Treat lamb chops much like you do T-bone steaks: Shoot for a good char on the outside and a juicy, pink center. That plan makes good sense because a lamb loin chop has its own T-bone.
Go for Bold Flavors
Lamb is made to carry the flavors of rosemary and garlic. They complement the light gaminess and deep richness of the meat. But you can switch out the rosemary for mint or thyme, and you can punch up the flavor with a squeeze of lemon juice.
Good-quality lamb chops are bursting with flavor. Locally raised grass-fed lamb is a great choice for its big flavor. If you can’t find local lamb, look for meat from Down Under. New Zealand and Australia are both known for their mild, tender, delicious lamb.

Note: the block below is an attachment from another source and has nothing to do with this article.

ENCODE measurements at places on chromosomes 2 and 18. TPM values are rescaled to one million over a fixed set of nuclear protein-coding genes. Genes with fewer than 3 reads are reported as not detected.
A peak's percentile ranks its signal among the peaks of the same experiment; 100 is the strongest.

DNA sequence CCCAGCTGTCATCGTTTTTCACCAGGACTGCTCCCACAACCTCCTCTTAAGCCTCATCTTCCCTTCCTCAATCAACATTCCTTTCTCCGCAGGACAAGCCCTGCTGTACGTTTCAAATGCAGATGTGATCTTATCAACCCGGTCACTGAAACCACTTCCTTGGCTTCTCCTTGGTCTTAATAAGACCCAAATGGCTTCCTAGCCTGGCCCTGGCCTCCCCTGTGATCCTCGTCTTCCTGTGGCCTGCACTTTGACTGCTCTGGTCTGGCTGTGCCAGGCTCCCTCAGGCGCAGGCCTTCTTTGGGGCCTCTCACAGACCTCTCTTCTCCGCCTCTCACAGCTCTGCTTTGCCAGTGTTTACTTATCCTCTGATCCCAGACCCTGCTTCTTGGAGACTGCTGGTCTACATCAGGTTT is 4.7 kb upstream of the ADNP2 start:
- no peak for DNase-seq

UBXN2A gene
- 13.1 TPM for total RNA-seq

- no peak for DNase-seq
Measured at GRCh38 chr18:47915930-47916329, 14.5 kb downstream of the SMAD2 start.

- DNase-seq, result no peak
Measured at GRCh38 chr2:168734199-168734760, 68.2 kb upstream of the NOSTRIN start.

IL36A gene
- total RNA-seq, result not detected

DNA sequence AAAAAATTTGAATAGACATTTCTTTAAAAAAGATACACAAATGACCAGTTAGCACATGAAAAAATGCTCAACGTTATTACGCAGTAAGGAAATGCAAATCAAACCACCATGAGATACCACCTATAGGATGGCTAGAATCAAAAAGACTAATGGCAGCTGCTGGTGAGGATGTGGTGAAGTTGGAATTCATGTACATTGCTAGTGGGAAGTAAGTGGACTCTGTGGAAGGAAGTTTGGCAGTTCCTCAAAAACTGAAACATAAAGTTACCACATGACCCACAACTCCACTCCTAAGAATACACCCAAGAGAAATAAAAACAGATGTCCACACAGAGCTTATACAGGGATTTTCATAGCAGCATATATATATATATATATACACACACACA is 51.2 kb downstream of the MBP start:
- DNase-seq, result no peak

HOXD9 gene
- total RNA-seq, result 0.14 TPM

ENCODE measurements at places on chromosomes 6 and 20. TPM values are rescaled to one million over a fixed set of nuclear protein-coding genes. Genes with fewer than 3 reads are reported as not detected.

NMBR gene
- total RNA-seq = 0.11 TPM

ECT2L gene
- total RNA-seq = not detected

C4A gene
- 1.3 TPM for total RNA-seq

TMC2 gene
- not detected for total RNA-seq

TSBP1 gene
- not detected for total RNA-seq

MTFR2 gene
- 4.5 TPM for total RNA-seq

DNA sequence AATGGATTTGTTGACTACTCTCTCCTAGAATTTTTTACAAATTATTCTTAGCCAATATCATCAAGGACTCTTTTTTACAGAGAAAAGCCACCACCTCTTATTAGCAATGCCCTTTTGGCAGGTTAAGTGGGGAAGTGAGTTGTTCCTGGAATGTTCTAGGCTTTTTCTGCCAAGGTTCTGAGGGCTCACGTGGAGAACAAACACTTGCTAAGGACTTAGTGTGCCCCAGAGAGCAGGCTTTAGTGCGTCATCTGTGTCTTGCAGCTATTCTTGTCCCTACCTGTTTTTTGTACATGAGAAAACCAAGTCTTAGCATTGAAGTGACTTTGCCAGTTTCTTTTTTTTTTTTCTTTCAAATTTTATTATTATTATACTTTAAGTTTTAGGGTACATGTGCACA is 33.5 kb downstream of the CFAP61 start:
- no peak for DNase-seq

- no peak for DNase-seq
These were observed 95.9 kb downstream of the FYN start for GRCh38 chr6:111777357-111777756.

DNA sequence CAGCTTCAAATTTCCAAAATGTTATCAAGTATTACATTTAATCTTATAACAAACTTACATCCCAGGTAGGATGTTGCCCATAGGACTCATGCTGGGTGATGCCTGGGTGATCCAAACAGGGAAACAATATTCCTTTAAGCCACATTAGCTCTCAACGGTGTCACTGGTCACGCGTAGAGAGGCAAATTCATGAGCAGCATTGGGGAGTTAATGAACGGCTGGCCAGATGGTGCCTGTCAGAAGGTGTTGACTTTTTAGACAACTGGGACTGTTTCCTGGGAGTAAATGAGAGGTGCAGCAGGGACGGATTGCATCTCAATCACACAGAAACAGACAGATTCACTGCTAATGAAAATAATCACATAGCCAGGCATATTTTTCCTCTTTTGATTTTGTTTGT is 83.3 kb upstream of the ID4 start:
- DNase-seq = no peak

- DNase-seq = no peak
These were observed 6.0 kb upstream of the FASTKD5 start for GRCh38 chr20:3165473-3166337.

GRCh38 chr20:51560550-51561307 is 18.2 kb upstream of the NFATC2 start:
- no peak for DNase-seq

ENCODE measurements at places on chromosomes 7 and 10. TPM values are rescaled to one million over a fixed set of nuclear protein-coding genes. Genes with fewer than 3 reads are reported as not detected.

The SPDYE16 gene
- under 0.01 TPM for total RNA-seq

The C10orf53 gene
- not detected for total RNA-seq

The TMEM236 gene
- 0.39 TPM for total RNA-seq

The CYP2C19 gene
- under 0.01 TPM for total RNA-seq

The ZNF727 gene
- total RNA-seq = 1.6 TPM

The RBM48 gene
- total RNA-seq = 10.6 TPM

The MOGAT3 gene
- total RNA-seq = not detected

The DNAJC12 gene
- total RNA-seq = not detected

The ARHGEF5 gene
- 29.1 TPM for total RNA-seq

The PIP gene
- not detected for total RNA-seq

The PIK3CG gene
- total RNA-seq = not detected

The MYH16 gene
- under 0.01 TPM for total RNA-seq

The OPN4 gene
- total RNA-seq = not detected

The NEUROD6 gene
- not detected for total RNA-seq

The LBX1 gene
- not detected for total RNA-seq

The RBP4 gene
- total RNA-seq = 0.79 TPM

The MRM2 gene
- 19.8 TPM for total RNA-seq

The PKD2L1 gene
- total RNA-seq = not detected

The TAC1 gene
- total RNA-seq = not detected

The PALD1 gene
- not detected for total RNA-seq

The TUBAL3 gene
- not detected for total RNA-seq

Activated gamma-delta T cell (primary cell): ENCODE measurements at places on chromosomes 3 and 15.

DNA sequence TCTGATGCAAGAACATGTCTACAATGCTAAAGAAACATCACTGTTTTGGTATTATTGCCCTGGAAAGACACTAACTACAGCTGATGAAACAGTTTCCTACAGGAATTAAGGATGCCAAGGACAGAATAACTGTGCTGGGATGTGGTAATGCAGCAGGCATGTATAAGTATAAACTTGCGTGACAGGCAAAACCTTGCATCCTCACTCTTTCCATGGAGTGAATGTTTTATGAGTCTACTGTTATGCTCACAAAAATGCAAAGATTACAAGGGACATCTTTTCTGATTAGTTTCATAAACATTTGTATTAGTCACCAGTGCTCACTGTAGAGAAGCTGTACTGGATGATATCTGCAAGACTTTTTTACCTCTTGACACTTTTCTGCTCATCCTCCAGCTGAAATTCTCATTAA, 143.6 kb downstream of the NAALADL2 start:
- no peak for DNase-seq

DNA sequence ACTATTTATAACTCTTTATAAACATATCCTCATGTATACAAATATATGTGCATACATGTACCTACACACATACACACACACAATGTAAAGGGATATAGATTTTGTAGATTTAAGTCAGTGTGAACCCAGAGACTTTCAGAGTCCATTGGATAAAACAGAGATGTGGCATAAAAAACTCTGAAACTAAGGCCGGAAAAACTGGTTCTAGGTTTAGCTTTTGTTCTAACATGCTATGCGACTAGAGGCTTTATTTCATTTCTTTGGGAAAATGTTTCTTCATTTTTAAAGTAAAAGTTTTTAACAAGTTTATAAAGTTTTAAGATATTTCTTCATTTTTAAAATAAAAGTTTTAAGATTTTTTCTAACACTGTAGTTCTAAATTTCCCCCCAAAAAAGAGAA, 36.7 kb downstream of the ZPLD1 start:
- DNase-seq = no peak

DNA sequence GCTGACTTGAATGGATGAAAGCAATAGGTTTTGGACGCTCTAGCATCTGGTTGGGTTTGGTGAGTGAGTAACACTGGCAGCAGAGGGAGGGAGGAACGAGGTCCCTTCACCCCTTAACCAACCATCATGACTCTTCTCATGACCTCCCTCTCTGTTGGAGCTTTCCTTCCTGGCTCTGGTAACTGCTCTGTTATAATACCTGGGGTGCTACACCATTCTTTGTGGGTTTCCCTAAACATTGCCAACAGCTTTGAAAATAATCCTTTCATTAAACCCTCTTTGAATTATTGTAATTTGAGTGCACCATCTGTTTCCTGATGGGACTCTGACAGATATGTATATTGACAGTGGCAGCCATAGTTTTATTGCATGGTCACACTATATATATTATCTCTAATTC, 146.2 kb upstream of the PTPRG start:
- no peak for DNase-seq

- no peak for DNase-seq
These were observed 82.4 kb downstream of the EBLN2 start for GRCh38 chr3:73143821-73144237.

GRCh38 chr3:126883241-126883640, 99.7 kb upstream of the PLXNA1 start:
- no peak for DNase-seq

Choose the Right Cut
You want to grill the chops medium-rare, and that’s easier to achieve if you buy chops that are at least 1 inch thick or opt for double-cut rib chops. Thick T-bone loin chops are the best choice, however, because you get some tenderloin and some of the more flavorful sirloin.
It’s sad but true: most people overcook lamb. To avoid that mistake, use the same touch method you used for steak: medium-rare feels like the tip of your nose. When lamb chops feel like that, get them off the grill right away and let them rest for a few minutes before serving.